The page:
According to the U.S. Environmental Protection Agency (EPA), beef cattle production was responsible for 1.9 percent of total U.S. GHG emissions in 2013. Comparing food production (essential for human life) to transportation and electricity (non-essential for human survival, but important to our modern lifestyles) is problematic. Electricity and transportation produce much of the GHG emissions in the United States, but most people do not call for the elimination of electricity or transportation. Instead, efforts are made to lower the GHG emissions produced to provide the same energy and transportation services (e.g. switching to renewable energy sources for electricity generation).
Studying the different ways resources like feed, water and land can be used more efficiently throughout the beef lifecycle to reduce GHG emissions per pound of beef would provide the means to maintain the same level of food production while reducing GHG emissions. Beef production has made impressive advances to meet the protein demands of a growing population while reducing the amount of natural resources required. For example, due to improved genetics, animal nutrition, management, and the use of growth promoting technologies, the U.S. beef community has decreased its GHG emissions per pound of beef 9-16 percent from the 1970s to today.
Another key component of reducing GHG emissions from the beef system is the role of the consumer. Over 20 percent of edible beef is wasted at grocery stores, restaurants and in the home. As with other foods, the amount of non-renewable resources used and the environmental impacts that went into producing the portions of beef that are being sent to a landfill are often overlooked. Consumers could improve beef sustainability by 10 percent if beef waste were reduced by half.
Additionally, cattle have the ability to utilize forages such as grass and hay, and by-products (e.g. distillers grains) that are unfit for human consumption. Cattle can utilize cellulose, one of the world’s most abundant organic molecules, that is indigestible by humans, and can also convert low-quality feeds into high-quality protein from land not suited for cultivation, thereby reducing soil erosion and enhancing soil carbon storage. U.S. beef farmers and ranchers feed their cattle feed sources that are not in direct competition with humans and/or would have gone to waste.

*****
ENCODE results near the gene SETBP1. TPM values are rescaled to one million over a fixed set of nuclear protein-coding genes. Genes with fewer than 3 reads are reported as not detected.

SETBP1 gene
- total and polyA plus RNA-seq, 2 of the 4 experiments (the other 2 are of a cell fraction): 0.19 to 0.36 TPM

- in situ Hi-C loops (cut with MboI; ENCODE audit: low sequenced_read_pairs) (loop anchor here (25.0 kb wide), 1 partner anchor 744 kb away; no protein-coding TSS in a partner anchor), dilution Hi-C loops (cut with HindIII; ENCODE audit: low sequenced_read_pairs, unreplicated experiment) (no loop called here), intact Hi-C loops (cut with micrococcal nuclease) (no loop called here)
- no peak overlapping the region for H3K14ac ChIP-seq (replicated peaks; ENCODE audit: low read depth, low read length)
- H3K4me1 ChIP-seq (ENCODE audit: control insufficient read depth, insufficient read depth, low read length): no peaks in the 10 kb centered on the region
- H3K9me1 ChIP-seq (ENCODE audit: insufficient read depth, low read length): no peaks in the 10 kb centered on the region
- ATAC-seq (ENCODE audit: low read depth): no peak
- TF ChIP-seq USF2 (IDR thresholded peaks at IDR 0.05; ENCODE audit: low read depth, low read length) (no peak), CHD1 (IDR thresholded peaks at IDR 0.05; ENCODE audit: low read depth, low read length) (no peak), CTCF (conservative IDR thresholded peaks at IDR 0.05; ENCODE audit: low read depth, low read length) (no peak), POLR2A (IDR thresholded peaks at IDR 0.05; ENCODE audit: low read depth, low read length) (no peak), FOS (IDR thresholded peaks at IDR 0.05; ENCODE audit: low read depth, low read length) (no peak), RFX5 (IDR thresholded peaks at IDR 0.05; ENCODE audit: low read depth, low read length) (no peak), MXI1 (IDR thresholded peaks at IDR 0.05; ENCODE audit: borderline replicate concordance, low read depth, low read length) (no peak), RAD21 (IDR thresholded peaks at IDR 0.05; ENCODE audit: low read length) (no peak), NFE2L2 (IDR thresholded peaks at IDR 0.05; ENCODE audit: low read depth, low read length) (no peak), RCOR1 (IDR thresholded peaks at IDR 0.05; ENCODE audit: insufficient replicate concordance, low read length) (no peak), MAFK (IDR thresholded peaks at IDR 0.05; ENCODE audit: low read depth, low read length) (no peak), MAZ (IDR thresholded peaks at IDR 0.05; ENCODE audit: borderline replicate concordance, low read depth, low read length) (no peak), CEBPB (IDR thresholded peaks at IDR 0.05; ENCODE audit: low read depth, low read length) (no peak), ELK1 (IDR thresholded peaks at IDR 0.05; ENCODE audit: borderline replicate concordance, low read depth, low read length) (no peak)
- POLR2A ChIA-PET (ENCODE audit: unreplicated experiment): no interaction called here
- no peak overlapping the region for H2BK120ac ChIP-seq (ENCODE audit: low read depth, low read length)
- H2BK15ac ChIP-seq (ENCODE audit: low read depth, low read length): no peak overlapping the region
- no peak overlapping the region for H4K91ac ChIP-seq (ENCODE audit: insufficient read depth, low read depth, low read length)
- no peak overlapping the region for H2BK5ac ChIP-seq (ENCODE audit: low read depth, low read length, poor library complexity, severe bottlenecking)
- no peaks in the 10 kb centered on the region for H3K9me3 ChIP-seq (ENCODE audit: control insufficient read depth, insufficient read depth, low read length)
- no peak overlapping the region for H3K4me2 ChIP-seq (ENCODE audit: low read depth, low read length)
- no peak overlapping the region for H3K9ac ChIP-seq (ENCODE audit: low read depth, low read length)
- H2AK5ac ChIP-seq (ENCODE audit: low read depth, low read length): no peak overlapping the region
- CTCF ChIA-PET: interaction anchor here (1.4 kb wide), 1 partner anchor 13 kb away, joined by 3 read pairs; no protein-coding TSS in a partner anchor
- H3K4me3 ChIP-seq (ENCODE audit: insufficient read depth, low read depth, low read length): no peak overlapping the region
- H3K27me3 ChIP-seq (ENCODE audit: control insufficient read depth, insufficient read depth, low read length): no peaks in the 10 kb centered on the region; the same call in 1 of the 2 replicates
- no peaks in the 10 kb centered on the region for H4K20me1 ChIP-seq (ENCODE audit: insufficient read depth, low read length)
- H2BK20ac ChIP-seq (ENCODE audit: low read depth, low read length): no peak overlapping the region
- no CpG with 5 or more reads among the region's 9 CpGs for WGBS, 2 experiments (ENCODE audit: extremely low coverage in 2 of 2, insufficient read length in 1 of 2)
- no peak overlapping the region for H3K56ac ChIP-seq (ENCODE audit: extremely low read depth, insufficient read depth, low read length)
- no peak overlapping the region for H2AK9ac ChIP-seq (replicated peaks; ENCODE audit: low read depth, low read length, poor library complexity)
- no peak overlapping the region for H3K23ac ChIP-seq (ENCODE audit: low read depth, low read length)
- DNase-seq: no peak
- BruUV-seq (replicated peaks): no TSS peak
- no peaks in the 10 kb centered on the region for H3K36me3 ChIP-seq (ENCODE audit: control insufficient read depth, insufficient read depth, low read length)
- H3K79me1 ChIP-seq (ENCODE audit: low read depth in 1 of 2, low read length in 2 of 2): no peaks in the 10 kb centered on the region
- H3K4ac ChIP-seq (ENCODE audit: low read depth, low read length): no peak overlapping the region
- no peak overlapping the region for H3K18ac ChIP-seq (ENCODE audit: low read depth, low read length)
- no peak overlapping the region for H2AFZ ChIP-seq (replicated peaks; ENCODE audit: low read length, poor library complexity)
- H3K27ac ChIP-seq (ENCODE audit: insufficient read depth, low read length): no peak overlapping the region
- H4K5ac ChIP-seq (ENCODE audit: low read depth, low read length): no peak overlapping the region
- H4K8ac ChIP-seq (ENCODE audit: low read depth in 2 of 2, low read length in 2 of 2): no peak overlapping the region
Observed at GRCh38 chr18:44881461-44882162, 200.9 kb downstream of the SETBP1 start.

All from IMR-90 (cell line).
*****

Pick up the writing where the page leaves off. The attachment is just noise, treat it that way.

Beef is a valuable asset to the human diet. Along with being a significant source of lean protein, beef provides key nutrients such as iron, zinc and B vitamins. Removing beef from the food chain would result in consumers having to seek alternative protein and micronutrient sources. As with all foods, the production of beef has impacts, but direct emissions from the U.S. beef community are only estimated to be 1.9 percent of the total U.S. GHG emissions.
Public lands grazing is an important component of cattle ranching, environmental preservation and wildlife conservation. Ranchers who graze their cattle on public lands are stewards of the land and help manage millions of acres of public lands. However, many people might not know how public lands grazing came about or how it works on a day-to-day basis.
Rancher and veterinarian Jake Geis explains how public lands grazing operates and the benefits to both ranchers and the land through this mutually beneficial collaboration.
Read more about public lands grazing in this post.
You may have recently heard about cloned Chinese beef in the news and have questions. You can find the answers to commonly asked questions about meat from cloned animals below.
Does cloned beef exist in China?
In China, cattle will be cloned to enter the Chinese meat supply. Chinese scientists have determined that cloning cattle could help increase the availability of protein in China because they don’t have enough meat for their growing population.
Am I eating cloned meat?
It is highly unlikely that you will encounter meat from cloned animals in the United States for several reasons. First, and perhaps most importantly, the United States does not import meat from China; so you will not find cloned Chinese beef in the U.S. meat supply. While there are some cloned cattle in the United States, these clones are primarily utilized to produce elite breeding stock or animals that have great genetic traits, not for animals that are raised for food. These high-quality breeding stock are very expensive, so it doesn’t make business or financial sense for those animals to be raised for food.
Are cloned animals safe to eat?
Yes. After an extensive study of animal cloning and food safety, the Food and Drug Administration (FDA) concluded that meat and milk from clones of cattle, swine, and goats, or their offspring, are as safe to eat as food from conventionally bred animals. These conclusions can be found in the FDA’s Animal Cloning: A Risk Assessment and are based on FDA findings that “the composition of food products from cattle, swine and goat clones, or the offspring of any animal clones, is no different from that of conventionally bred animals.”
Does cloned meat have a label?